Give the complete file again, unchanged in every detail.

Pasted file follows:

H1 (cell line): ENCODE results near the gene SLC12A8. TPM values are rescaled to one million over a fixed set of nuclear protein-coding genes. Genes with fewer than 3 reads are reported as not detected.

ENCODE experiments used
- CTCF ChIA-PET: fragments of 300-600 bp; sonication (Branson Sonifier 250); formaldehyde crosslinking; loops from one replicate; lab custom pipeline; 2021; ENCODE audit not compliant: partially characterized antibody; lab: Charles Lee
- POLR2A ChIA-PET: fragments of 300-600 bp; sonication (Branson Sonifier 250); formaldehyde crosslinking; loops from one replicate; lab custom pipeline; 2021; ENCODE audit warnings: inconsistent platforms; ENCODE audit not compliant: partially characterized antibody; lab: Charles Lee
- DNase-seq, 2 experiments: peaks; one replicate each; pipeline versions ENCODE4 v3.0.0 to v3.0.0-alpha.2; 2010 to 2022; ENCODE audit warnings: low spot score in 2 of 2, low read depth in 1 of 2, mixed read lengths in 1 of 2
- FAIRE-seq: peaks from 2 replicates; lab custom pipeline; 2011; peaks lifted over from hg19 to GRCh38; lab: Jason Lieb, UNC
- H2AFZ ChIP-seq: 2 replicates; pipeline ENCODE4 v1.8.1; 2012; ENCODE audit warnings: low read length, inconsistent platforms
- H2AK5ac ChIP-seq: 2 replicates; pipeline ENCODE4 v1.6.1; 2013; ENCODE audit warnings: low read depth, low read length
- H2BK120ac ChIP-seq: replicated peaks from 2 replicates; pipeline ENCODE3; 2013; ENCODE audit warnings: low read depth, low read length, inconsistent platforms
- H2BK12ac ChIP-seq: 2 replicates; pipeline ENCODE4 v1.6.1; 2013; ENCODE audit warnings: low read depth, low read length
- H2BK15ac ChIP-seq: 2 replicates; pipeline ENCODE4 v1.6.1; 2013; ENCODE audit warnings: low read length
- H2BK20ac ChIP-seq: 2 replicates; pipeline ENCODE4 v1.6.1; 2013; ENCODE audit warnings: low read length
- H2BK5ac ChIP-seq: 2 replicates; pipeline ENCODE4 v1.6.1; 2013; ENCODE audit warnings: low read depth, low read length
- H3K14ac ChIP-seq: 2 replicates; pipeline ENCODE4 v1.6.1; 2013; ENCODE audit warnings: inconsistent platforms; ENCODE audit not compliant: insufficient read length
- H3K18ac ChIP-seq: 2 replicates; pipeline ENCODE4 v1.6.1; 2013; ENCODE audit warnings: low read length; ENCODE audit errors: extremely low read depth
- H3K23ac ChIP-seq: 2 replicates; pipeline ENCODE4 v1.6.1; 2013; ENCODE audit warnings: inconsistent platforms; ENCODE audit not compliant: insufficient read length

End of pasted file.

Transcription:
H1 (cell line): ENCODE results near the gene SLC12A8. TPM values are rescaled to one million over a fixed set of nuclear protein-coding genes. Genes with fewer than 3 reads are reported as not detected.

ENCODE experiments used
- CTCF ChIA-PET: fragments of 300-600 bp; sonication (Branson Sonifier 250); formaldehyde crosslinking; loops from one replicate; lab custom pipeline; 2021; ENCODE audit not compliant: partially characterized antibody; lab: Charles Lee
- POLR2A ChIA-PET: fragments of 300-600 bp; sonication (Branson Sonifier 250); formaldehyde crosslinking; loops from one replicate; lab custom pipeline; 2021; ENCODE audit warnings: inconsistent platforms; ENCODE audit not compliant: partially characterized antibody; lab: Charles Lee
- DNase-seq, 2 experiments: peaks; one replicate each; pipeline versions ENCODE4 v3.0.0 to v3.0.0-alpha.2; 2010 to 2022; ENCODE audit warnings: low spot score in 2 of 2, low read depth in 1 of 2, mixed read lengths in 1 of 2
- FAIRE-seq: peaks from 2 replicates; lab custom pipeline; 2011; peaks lifted over from hg19 to GRCh38; lab: Jason Lieb, UNC
- H2AFZ ChIP-seq: 2 replicates; pipeline ENCODE4 v1.8.1; 2012; ENCODE audit warnings: low read length, inconsistent platforms
- H2AK5ac ChIP-seq: 2 replicates; pipeline ENCODE4 v1.6.1; 2013; ENCODE audit warnings: low read depth, low read length
- H2BK120ac ChIP-seq: replicated peaks from 2 replicates; pipeline ENCODE3; 2013; ENCODE audit warnings: low read depth, low read length, inconsistent platforms
- H2BK12ac ChIP-seq: 2 replicates; pipeline ENCODE4 v1.6.1; 2013; ENCODE audit warnings: low read depth, low read length
- H2BK15ac ChIP-seq: 2 replicates; pipeline ENCODE4 v1.6.1; 2013; ENCODE audit warnings: low read length
- H2BK20ac ChIP-seq: 2 replicates; pipeline ENCODE4 v1.6.1; 2013; ENCODE audit warnings: low read length
- H2BK5ac ChIP-seq: 2 replicates; pipeline ENCODE4 v1.6.1; 2013; ENCODE audit warnings: low read depth, low read length
- H3K14ac ChIP-seq: 2 replicates; pipeline ENCODE4 v1.6.1; 2013; ENCODE audit warnings: inconsistent platforms; ENCODE audit not compliant: insufficient read length
- H3K18ac ChIP-seq: 2 replicates; pipeline ENCODE4 v1.6.1; 2013; ENCODE audit warnings: low read length; ENCODE audit errors: extremely low read depth
- H3K23ac ChIP-seq: 2 replicates; pipeline ENCODE4 v1.6.1; 2013; ENCODE audit warnings: inconsistent platforms; ENCODE audit not compliant: insufficient read length